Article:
l. Ttree conditions a1e often present when fraud exists. First, management or employees have an ineentive or are under pressure, which providei them ii..r"" ," comrnit the fraud act. second circumstances exist - for exampl;,--;6;;l'o,'
inellbctive internal conkols or the ability fo,r management override of coirrols - that provide a\opp?rtuirity for the fraud to u. p"rpe6ted. Ttrird, trror" inuoiu"a L able to rationalize the &aud as being ccrsisteni *itn irt"ir p.oonat code of ethics. Some individuals possess-an auitude,character, or wt oirtfrical values that allows therir to knownrgry comrnit a aaudulint acr Using zo-zo hinds,sr,liJ.rny ;;;;;r, present at Waste.Management that arc inorcatlve of each 6f if," tf"J"-nuuo conditions: incentives, opportunities, and anitudes. 2' Review Wastc Mairagenent's Consolidaed Balance Sheet as of December 31, 1996. Identify accounts whose tF*l were titety based on signiRcant
managemenr estimation techniques. Descrihe the reasons why estimatk were required.for each of the accounts identified. 3' Describe why accolnsinvolving significant managemenr estimation are generally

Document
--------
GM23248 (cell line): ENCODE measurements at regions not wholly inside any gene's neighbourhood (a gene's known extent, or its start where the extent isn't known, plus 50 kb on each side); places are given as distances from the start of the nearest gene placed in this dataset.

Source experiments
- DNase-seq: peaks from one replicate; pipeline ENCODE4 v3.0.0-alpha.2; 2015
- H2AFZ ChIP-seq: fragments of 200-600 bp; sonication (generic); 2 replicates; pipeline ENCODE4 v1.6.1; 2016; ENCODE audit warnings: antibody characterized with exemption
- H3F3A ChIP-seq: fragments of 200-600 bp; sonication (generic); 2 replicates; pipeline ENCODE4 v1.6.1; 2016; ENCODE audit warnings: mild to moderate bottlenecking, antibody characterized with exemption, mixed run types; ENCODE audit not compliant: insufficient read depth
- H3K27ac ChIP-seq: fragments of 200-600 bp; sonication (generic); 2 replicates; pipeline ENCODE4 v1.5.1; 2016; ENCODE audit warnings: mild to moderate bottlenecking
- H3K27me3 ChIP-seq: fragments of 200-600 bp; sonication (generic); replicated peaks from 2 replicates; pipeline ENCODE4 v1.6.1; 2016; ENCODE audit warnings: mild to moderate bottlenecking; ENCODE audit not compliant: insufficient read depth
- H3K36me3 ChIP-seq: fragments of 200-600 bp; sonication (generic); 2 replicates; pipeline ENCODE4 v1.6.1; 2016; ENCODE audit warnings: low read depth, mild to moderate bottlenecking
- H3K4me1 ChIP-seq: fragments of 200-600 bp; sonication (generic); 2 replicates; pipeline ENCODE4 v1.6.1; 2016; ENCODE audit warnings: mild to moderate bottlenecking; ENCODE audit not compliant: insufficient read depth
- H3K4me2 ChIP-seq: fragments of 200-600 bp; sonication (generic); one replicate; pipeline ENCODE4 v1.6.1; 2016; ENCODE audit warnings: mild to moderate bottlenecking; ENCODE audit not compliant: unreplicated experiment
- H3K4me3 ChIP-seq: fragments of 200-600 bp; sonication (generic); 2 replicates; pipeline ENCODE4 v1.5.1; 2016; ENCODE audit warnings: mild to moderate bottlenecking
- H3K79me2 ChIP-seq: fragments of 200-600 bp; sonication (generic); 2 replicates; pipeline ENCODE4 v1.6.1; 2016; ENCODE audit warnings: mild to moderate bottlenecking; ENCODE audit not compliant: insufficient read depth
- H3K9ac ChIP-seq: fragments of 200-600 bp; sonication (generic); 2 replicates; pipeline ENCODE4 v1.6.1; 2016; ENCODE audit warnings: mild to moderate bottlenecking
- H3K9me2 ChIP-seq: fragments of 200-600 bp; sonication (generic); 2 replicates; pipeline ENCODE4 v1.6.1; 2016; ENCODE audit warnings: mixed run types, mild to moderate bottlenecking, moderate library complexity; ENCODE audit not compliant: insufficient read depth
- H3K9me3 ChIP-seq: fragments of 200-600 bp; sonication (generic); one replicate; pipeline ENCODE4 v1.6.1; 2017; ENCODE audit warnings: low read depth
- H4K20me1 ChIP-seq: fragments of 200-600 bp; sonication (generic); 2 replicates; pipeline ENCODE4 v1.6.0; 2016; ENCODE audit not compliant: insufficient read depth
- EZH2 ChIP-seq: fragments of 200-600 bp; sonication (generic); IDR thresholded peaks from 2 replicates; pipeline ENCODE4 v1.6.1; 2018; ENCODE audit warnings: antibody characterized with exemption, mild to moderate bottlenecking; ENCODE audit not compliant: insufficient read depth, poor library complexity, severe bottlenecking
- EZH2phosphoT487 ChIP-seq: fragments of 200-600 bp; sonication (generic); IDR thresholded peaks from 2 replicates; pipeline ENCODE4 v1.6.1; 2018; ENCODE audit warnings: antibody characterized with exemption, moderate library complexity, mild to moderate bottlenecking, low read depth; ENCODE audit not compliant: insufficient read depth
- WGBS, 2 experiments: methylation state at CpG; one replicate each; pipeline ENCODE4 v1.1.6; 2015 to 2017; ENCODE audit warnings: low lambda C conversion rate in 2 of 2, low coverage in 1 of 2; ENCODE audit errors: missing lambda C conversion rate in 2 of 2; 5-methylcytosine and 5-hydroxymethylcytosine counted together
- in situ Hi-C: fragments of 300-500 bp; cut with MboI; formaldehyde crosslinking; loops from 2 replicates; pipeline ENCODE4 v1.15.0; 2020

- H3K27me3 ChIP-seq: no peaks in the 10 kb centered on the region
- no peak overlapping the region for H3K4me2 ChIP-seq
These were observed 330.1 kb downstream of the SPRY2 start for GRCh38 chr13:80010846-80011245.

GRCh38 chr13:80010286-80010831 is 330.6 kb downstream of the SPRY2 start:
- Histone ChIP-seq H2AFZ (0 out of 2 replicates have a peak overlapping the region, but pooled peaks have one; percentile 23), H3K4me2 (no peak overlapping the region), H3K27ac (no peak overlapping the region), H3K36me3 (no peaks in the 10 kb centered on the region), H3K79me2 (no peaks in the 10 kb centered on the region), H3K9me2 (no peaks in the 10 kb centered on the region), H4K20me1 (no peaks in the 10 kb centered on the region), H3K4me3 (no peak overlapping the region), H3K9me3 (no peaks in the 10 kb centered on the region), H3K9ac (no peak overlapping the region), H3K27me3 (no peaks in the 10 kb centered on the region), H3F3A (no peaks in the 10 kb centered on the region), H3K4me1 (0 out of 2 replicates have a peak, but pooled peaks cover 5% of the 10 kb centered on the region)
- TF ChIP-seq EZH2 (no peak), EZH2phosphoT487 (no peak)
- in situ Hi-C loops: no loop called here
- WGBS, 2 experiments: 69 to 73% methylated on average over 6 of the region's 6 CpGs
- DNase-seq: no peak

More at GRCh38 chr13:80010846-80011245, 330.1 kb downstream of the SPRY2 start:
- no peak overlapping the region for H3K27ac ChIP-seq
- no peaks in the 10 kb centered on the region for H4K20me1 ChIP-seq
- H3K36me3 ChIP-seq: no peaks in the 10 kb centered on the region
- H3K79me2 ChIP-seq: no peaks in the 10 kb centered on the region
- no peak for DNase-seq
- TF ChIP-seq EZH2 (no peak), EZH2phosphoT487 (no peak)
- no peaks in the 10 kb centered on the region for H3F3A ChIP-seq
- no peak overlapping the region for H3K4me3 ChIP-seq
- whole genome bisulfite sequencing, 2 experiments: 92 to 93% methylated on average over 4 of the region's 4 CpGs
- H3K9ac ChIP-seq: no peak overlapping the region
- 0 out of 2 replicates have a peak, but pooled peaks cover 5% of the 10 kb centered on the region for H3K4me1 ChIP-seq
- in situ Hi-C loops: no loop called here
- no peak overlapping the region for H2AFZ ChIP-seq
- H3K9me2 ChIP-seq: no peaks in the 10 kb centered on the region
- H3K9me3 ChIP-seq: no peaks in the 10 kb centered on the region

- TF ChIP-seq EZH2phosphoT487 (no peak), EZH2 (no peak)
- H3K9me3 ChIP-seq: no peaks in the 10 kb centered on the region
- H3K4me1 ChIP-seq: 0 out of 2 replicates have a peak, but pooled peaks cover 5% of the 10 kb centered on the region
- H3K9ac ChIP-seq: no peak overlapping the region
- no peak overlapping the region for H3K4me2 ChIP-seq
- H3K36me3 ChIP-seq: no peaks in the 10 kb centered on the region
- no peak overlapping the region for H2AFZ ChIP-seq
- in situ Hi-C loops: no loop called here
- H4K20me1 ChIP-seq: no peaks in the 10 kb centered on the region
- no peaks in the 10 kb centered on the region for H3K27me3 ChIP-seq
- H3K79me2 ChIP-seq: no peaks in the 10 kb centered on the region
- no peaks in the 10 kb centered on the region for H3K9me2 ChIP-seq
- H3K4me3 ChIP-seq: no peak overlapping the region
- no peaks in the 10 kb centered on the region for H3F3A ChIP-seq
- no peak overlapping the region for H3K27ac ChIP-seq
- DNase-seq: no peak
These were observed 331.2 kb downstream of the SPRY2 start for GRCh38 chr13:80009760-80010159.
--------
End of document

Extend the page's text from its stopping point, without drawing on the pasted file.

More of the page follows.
viewed as inberently rislcy" 4' Review SAS No. 57, Auditing Accoruuittg Estinntes, and describe the auditor,s
responsibilities f9r exarnini"g managemenr-genirated estimates. atso, sAs N;. 57 provides guidance to assist auditors in examining estimates. Describe the techniq*es comrnonly used by to evaluan the reasonableness of manage.ment's estimates. 5' The waste Manageurent fraud primanly centered around inappropriate estimates of salvage varues and usefirl live.s for properry anJ equipmenr. Describe
techniques Aacersen auditors could have used to assess the reasonabl:ness of those estimates used o creare was." Management,s financiat satements. 6. several of the waste Management rc"ouniog personner;;;;;emproyed
by the company's auditor, Arthur Andersen. bevelop recomrnendations for how accounting firms can address rists associated...